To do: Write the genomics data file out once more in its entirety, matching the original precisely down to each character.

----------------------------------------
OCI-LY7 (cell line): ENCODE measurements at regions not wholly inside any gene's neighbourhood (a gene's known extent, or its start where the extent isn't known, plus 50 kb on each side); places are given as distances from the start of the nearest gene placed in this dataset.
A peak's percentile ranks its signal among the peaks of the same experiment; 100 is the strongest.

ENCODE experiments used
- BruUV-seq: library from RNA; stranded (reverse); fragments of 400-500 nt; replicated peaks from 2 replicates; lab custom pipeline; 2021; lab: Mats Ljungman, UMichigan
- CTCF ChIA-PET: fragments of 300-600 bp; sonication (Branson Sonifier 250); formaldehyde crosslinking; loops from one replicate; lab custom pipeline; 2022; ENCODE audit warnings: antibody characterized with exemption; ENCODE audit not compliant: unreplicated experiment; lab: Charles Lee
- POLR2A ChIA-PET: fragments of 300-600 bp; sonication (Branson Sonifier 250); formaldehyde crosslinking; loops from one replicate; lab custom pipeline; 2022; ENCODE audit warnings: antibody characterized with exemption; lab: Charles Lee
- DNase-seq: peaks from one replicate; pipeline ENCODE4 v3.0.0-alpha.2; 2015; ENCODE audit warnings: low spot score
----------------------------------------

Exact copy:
OCI-LY7 (cell line): ENCODE measurements at regions not wholly inside any gene's neighbourhood (a gene's known extent, or its start where the extent isn't known, plus 50 kb on each side); places are given as distances from the start of the nearest gene placed in this dataset.
A peak's percentile ranks its signal among the peaks of the same experiment; 100 is the strongest.

ENCODE experiments used
- BruUV-seq: library from RNA; stranded (reverse); fragments of 400-500 nt; replicated peaks from 2 replicates; lab custom pipeline; 2021; lab: Mats Ljungman, UMichigan
- CTCF ChIA-PET: fragments of 300-600 bp; sonication (Branson Sonifier 250); formaldehyde crosslinking; loops from one replicate; lab custom pipeline; 2022; ENCODE audit warnings: antibody characterized with exemption; ENCODE audit not compliant: unreplicated experiment; lab: Charles Lee
- POLR2A ChIA-PET: fragments of 300-600 bp; sonication (Branson Sonifier 250); formaldehyde crosslinking; loops from one replicate; lab custom pipeline; 2022; ENCODE audit warnings: antibody characterized with exemption; lab: Charles Lee
- DNase-seq: peaks from one replicate; pipeline ENCODE4 v3.0.0-alpha.2; 2015; ENCODE audit warnings: low spot score